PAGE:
Comparative Proteomics of Marinobacter sp. TT1 Reveals Corexit Impacts on Hydrocarbon Metabolism, Chemotactic Motility, and Biofilm Formation

Saskia Rughoft, Nico Jehmlich, Tony Gutierrez, Sara Kleindienst

Research output: Contribution to journalArticlepeer-review

Abstract

The application of chemical dispersants during marine oil spills can affect the community composition and activity of marine microorganisms. Several studies have indicated that certain marine hydrocarbon-degrading bacteria, such as Marinobacter spp., can be inhibited by chemical dispersants, resulting in lower abundances and/or reduced biodegradation rates. However, a major knowledge gap exists regarding the mechanisms underlying these physiological effects. Here, we performed comparative proteomics of the Deepwater Horizon isolate Marinobacter sp. TT1 grown under different conditions. Strain TT1 received different carbon sources (pyruvate vs. n-hexadecane) with and without added dispersant (Corexit EC9500A). Additional treatments contained crude oil in the form of a water-accommodated fraction (WAF) or chemically-enhanced WAF (CEWAF; with Corexit). For the first time, we identified the proteins associated with alkane metabolism and alginate biosynthesis in strain TT1, report on its potential for aromatic hydrocarbon biodegradation and present a protein-based proposed metabolism of Corexit components as carbon substrates. Our findings revealed that Corexit exposure affects hydrocarbon metabolism, chemotactic motility, biofilm formation, and induces solvent tolerance mechanisms, like efflux pumps, in strain TT1. This study provides novel insights into dispersant impacts on microbial hydrocarbon degraders that should be taken into consideration for future oil spill response actions.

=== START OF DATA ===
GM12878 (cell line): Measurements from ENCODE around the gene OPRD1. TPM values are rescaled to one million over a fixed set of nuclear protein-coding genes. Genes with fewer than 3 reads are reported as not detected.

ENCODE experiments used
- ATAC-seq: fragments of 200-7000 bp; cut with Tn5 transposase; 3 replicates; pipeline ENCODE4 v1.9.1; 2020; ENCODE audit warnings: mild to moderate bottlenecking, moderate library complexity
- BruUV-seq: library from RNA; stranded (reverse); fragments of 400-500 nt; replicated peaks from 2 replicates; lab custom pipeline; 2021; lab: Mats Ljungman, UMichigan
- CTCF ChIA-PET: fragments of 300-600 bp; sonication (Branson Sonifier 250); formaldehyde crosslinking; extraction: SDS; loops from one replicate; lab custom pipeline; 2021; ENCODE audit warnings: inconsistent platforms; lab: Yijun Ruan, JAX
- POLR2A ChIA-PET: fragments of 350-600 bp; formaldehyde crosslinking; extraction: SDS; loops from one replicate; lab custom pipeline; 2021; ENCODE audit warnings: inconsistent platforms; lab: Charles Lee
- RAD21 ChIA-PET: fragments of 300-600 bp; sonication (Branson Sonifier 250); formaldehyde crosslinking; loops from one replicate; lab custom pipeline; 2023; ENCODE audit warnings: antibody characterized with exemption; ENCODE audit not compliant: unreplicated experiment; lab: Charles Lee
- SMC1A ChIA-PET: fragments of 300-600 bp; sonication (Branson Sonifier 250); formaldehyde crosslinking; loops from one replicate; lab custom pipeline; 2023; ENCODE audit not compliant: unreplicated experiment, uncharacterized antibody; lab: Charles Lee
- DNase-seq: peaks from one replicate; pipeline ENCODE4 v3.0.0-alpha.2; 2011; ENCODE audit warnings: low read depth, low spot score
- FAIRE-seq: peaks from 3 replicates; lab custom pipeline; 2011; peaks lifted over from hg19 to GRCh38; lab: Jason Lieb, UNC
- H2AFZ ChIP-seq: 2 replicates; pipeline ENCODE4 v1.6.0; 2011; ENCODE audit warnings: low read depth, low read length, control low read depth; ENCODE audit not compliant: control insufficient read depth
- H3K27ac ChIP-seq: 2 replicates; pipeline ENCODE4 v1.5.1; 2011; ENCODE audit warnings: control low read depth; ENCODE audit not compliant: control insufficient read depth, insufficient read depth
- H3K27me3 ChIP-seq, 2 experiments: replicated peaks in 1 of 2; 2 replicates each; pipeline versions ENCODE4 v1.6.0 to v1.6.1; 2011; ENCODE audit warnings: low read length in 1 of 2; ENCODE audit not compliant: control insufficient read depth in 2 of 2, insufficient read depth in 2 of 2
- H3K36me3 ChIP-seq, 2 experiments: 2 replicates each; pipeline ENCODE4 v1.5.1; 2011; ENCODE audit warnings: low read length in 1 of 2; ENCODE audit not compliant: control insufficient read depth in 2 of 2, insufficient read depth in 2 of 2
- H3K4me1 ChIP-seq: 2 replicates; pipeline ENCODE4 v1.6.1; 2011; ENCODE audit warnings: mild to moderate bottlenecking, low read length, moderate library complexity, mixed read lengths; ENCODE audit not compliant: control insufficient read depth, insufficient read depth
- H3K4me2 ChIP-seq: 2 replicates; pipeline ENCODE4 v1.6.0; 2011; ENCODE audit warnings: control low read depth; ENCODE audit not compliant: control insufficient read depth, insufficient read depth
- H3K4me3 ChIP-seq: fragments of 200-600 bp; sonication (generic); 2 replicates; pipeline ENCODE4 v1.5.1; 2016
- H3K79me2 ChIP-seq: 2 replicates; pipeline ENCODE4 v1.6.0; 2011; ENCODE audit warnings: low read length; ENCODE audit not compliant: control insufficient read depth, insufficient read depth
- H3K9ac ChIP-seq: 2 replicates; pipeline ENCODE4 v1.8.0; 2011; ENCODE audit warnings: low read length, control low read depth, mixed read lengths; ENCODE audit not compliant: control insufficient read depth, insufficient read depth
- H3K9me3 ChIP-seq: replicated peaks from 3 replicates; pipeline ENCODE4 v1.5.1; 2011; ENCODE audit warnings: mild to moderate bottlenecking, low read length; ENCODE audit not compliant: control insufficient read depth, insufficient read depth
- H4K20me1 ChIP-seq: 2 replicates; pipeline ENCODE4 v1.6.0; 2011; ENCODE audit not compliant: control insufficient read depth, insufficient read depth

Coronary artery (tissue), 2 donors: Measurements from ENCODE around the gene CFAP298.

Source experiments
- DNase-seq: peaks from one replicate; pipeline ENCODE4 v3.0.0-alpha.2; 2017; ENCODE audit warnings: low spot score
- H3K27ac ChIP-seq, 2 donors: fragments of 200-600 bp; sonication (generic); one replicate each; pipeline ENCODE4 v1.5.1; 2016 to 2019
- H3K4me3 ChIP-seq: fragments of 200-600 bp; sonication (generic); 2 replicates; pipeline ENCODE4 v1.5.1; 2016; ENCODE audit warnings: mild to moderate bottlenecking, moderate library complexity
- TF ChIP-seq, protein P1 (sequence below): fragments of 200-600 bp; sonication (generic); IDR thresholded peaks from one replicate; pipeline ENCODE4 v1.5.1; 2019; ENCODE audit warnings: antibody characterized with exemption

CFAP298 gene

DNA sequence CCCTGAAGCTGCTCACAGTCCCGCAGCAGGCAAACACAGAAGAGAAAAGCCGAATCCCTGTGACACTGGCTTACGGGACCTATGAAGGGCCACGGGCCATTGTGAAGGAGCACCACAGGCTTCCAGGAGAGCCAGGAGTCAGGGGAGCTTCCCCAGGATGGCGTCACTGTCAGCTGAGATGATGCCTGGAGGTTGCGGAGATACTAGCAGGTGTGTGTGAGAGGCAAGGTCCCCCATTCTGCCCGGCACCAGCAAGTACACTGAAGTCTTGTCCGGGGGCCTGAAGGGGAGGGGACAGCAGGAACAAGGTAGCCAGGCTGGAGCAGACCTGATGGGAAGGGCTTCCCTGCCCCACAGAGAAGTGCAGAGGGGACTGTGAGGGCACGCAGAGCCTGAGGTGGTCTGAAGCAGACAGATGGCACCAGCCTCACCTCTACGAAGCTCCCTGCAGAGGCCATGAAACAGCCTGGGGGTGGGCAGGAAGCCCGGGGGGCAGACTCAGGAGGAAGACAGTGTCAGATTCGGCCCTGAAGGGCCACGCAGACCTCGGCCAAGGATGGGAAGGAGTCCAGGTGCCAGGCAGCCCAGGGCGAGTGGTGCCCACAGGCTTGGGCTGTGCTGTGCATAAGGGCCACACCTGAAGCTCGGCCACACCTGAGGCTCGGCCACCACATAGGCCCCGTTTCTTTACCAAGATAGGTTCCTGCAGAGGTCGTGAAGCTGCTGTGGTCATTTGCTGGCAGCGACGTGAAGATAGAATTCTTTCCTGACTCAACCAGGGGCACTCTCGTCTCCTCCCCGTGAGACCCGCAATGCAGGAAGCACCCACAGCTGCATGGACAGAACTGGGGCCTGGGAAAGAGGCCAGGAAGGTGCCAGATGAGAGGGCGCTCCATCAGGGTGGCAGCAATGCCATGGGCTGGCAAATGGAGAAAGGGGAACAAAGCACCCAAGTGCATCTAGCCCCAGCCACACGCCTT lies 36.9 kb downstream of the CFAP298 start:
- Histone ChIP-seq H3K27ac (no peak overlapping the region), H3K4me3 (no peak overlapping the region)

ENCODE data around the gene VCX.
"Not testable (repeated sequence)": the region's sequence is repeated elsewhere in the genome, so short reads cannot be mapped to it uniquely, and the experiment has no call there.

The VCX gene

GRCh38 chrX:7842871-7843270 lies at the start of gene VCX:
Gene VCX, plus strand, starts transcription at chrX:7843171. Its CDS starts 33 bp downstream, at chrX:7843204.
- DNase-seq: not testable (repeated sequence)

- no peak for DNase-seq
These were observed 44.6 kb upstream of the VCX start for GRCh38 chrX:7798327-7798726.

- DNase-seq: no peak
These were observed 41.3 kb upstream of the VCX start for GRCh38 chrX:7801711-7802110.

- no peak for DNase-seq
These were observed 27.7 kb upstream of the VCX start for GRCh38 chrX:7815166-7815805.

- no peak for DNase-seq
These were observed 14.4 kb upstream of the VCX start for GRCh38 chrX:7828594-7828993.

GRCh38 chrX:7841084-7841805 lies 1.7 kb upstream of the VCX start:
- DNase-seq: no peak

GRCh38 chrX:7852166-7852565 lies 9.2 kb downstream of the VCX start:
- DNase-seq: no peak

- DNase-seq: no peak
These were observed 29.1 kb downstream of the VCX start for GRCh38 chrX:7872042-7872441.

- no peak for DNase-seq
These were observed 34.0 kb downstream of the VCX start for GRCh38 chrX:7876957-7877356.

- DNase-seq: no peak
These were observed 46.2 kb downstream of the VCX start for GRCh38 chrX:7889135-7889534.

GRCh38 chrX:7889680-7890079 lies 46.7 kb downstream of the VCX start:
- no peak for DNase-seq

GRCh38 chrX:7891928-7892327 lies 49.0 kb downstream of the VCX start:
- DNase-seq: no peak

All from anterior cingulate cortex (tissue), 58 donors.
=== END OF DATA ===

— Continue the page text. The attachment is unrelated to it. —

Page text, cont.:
Original languageEnglish
Article number3
JournalMicroorganisms
Volume9
Issue number1
Early online date22 Dec 2020
DOIs
Publication statusPublished - Jan 2021

Keywords

  • Biofilm formation
  • Chemotactic motility
  • Corexit
  • Dispersant
  • Hexadecane
  • Hydrocarbon metabolism
  • Marinobacter
  • Proteomics
  • WAF

ASJC Scopus subject areas

  • Microbiology
  • Virology
  • Microbiology (medical)

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